On this week's Interchange podcast, the history and future of Tesla Energy.

Back in 2006, Elon Musk posted a manifesto outlining his vision for a high-end sports car that would push unit volume and lower costs. It also included hints about an integrated company that will sell solar and batteries alongside cars.

More than a dozen years later, that vision is being put to the test. After launching a distributed and grid-scale battery business, acquiring SolarCity and then launching a half-baked solar roof, Tesla’s energy services division faces a questionable future.

Battery delays are a problem, the company is no longer a major solar player, solar roof production is feeble, and Tesla is moving entirely to online sales. But the company also continues to deploy record-breaking grid storage projects and experiment with solar-plus-storage.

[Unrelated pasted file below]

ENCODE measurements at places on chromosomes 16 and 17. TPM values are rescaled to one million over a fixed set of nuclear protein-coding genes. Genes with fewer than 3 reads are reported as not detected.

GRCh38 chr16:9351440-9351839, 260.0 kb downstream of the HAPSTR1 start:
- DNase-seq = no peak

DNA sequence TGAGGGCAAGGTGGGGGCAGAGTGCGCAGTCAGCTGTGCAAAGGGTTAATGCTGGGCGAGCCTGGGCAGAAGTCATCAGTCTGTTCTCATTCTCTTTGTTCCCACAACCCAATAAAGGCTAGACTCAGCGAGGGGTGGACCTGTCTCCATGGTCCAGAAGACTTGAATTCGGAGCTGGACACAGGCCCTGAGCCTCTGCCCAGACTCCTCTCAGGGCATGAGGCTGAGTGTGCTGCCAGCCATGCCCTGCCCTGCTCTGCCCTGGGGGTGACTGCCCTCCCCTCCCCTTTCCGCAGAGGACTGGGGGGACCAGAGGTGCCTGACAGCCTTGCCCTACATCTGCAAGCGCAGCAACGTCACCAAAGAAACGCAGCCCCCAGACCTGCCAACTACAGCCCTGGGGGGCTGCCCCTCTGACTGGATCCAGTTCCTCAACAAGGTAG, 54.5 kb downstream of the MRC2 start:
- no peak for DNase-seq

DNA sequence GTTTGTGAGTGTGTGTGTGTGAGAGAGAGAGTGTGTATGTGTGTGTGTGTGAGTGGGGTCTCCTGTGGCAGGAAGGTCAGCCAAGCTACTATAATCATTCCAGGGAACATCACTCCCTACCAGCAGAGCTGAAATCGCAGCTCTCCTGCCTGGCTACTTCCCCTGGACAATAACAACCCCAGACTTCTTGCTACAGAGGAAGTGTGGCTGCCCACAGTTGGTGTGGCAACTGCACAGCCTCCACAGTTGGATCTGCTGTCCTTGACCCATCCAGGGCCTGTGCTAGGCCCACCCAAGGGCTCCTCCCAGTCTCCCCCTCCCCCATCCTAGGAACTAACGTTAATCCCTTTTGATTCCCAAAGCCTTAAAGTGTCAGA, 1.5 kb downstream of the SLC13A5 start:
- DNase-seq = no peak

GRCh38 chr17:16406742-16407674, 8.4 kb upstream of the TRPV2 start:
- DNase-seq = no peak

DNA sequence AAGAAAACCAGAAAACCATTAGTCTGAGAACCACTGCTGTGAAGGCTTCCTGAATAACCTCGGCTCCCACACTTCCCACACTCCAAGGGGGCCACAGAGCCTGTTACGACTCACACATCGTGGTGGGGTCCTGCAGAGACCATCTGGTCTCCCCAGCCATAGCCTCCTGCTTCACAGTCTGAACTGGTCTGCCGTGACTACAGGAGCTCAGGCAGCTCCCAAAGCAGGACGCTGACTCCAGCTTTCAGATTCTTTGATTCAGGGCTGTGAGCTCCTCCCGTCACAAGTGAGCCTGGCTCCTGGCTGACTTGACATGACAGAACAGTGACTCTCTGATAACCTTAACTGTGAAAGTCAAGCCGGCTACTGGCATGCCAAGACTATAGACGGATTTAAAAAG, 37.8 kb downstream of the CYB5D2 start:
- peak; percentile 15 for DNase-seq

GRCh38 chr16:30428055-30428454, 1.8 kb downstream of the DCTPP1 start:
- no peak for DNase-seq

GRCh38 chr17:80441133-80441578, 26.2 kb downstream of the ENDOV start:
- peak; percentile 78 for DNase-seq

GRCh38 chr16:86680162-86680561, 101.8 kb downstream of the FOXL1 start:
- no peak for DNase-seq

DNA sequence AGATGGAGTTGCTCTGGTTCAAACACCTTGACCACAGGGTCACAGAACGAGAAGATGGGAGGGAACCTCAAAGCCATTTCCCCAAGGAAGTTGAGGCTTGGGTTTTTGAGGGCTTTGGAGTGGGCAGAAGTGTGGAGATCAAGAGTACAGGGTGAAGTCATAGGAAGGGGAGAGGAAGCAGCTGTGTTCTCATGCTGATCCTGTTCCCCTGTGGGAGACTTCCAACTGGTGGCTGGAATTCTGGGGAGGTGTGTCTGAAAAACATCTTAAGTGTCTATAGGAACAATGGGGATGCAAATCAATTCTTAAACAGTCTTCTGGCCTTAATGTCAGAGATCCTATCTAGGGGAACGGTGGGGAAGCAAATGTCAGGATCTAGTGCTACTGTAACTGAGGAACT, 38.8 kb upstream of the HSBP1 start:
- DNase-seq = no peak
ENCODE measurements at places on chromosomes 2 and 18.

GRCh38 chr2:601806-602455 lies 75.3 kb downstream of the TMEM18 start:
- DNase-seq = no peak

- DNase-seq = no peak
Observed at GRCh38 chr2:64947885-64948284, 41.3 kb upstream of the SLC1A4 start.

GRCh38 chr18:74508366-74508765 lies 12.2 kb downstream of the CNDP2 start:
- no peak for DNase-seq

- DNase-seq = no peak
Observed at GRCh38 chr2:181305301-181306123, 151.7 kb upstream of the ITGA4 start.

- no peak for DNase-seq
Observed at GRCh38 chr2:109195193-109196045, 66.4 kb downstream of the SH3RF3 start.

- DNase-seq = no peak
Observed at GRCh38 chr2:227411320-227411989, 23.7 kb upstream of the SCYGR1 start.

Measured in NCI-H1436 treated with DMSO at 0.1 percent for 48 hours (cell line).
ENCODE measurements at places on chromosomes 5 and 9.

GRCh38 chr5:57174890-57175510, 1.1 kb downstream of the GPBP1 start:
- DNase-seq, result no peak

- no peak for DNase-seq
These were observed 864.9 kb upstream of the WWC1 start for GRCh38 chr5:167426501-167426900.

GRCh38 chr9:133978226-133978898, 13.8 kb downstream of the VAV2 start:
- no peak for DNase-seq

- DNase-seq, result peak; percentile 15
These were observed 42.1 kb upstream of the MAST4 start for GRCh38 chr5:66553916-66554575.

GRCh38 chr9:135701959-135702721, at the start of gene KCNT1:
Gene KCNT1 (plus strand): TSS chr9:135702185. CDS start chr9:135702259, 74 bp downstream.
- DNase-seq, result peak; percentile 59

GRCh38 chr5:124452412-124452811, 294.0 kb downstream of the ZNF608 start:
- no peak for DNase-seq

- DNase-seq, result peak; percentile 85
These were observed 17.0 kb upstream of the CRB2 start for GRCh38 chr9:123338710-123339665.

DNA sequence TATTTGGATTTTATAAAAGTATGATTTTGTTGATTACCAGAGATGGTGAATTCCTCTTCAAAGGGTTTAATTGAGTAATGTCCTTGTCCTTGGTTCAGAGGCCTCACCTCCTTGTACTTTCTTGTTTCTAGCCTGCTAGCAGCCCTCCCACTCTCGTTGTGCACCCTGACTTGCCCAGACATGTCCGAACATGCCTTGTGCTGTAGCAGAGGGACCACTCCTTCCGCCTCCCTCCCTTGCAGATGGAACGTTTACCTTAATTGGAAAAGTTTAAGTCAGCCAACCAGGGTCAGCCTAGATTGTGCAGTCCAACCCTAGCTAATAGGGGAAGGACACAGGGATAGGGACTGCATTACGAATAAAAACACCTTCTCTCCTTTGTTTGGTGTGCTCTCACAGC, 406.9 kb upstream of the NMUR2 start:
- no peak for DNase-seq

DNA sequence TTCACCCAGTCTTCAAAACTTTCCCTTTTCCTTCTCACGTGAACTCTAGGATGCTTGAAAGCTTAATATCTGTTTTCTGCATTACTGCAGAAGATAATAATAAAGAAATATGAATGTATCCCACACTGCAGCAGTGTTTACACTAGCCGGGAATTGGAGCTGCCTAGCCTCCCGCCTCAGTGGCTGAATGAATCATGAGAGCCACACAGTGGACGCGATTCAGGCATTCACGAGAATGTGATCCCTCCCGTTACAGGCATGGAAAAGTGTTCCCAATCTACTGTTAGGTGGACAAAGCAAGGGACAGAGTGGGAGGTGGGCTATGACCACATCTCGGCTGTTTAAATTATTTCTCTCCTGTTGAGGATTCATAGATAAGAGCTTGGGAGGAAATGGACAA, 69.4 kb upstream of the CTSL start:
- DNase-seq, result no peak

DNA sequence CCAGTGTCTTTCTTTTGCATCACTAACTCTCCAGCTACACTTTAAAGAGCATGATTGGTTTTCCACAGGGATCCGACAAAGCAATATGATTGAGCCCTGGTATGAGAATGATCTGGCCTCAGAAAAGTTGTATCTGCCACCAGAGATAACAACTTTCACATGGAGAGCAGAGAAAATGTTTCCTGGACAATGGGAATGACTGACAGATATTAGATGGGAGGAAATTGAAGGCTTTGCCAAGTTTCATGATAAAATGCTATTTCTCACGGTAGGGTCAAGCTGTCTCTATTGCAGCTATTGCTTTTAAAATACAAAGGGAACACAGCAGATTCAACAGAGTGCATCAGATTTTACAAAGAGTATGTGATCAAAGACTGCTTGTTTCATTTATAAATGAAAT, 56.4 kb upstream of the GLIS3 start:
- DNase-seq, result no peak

So what exactly is Tesla Energy?

We’re going to revisit the chronology and explore where it’s all headed.

Recommended reading:

  • Bloomberg: Did Elon Musk Forget About Buffalo?
  • Listen to our earlier episode with Tesla’s grid storage architect, Mateo Jaramillo.
  • Fast Company: The Real Story Behind Elon Musk’s $2.6 Billion Acquisition of SolarCity
  • GTM: What Happens to Tesla’s Solar Business as Retail Stores Close and Sales Go Online?

The Interchange is supported by Wunder Capital. Listen to our careers episode produced with Wunder Capital. We talked with Wunder CTO Dave Riess about the framework he used to completely change his career path into solar — eventually co-founding a successful company. Listen to that episode in the Interchange feed or find it here.

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